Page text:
However, after it became obvious that free access to the fishing grounds for all was going to have disastrous ecological and economic effects, an enormous complex of rules and quotas was drawn up in a futile attempt to correct the damage — but without addressing the root cause of the damage. These ‘sticking plaster’ amendments — the real CFP — only made matters worse… The predictable result was the collapse of fish stocks…and there is still no sign of any genuine reform of the CFP.

The dog-eat-dog” situation created by abolishing the three mile limit and allowing European fleets into the national Exclusive Economic Zone (EEZ) pitched Scottish fishermen against each other, and this accelerated the reduction of fish stocks, particularly in the Firths and Minches. Scots pair trawlers and pursers felt they should harvest the coastal stocks before Continental vessels caught them.

The British government failed to institute local fishery management schemes, as it had in effect conceded… authority to Europe. The situation again changed dramatically when Spain and Portugal joined the Community in 1986. Offshore fishing in Spain is in the hands of large industrial combines that exert considerable political power.

Spain entered the CFP with a huge fishing fleet not much smaller than the entire remaining Community fleets combined, and contributed nothing substantial to the sum total of Community resources. From the beginning, the by now already over-fished Scottish waters were a prime target for … exploitation, [and as a consequence] the fishing sectors of Scotland and other northern countries were systematically run down to make way for the incomers.”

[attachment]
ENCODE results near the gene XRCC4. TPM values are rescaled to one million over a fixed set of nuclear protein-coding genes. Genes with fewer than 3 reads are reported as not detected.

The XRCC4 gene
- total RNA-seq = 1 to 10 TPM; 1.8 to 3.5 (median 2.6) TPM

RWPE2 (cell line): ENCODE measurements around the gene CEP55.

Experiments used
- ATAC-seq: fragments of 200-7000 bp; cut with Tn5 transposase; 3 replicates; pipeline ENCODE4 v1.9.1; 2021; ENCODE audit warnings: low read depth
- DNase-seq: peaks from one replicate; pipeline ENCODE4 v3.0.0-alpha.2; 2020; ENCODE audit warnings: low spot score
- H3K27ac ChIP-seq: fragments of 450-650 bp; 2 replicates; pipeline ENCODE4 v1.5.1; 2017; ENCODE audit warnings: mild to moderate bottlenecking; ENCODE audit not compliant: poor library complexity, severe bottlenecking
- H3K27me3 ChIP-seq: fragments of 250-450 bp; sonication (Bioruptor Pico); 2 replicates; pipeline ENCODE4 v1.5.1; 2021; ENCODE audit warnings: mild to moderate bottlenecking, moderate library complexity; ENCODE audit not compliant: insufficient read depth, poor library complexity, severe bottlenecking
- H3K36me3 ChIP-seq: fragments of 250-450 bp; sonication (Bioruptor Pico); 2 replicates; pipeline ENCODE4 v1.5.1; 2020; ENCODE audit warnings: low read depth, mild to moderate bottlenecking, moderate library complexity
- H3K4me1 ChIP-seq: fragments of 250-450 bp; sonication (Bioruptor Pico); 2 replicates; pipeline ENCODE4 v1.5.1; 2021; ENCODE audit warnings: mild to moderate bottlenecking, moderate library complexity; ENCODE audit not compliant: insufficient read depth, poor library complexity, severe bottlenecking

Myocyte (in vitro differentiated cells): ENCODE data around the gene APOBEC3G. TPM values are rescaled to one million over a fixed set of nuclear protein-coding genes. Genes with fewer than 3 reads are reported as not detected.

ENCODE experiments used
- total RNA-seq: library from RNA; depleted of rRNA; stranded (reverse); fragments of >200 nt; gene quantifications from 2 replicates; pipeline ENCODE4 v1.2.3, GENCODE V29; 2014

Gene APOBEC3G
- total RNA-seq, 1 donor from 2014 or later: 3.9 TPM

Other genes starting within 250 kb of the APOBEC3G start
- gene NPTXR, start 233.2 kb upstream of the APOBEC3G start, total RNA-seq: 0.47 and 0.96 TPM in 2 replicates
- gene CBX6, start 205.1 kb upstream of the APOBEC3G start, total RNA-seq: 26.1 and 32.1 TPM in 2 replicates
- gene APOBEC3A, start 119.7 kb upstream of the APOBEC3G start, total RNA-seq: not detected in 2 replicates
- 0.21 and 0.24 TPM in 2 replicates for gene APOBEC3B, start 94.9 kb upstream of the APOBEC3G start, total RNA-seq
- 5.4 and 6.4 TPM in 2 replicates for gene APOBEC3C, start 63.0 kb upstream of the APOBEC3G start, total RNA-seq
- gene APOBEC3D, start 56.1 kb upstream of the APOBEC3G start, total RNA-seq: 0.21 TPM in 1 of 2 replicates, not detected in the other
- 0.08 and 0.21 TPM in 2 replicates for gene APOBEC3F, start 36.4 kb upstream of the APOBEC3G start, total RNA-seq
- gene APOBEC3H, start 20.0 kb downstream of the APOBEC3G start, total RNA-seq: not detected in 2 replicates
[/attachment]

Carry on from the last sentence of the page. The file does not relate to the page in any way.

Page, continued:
These are the unpalatable facts. Indeed, in the face of such gross exploitation of Scottish waters, it is difficult not to view this, if one is looking at this objectively, as a policy which is inherently piratical. There is no other realistic way to look at it; a major Scottish industry has been destroyed, and the fish stocks of the northern hemisphere depleted by an act of greed — brought on by a pact agreed between the European Union and the UK government.

In the case of the UK government, this appears to be another depressing example — if the Scottish people do indeed require further proof — that the British government, (and Brussels) still programmed by imperialist mentality, consider Scotland and its people to be no more than a mere outpost — but a lucrative one that benefits both Westminster and its ally the EU.

The Scottish people only have to consider that for fifty years the proceeds of their own oil industry in the North Sea — and the financial benefits of their oil, waters, and fishing industry — have continued to flow south to London, and west to Europe, uninterrupted. Should Scotland tolerate such exploitation indefinitely in the misguided belief that EU membership is, somehow, beneficial to our national economy?

Significantly, later on it was revealed that the initial estimated loss to the fishing industry and the Scottish economy as a whole of £900 million per year was an honest but severe underestimate. An additional 2009 critique by Dr Lee Rotherham for the Taxpayers’ Alliance concluded that the final amount is much higher – in keeping with the figures referred to above:

“The total annual economic cost to the UK of the EU Common Fisheries Policy is £2,813 million, or 2.8 billion… Of that total, £2,100 million was from the loss of access to home waters. Since Scotland has over 66% of the EEZ, then £1,400 million of that loss relates to Scotland. Adding the other estimates proportionally from the TPA study [above] now make the Scottish fisheries sector loss due to the CFP over £1,500 million every single year.

[NB] The 2004 calculation of £0.9 million including the wider related sectors is therefore forty per cent lower than the more recent TPA figure. Little wonder that nobody in the UK government or Brussels repudiated the [initial] estimate at the time.”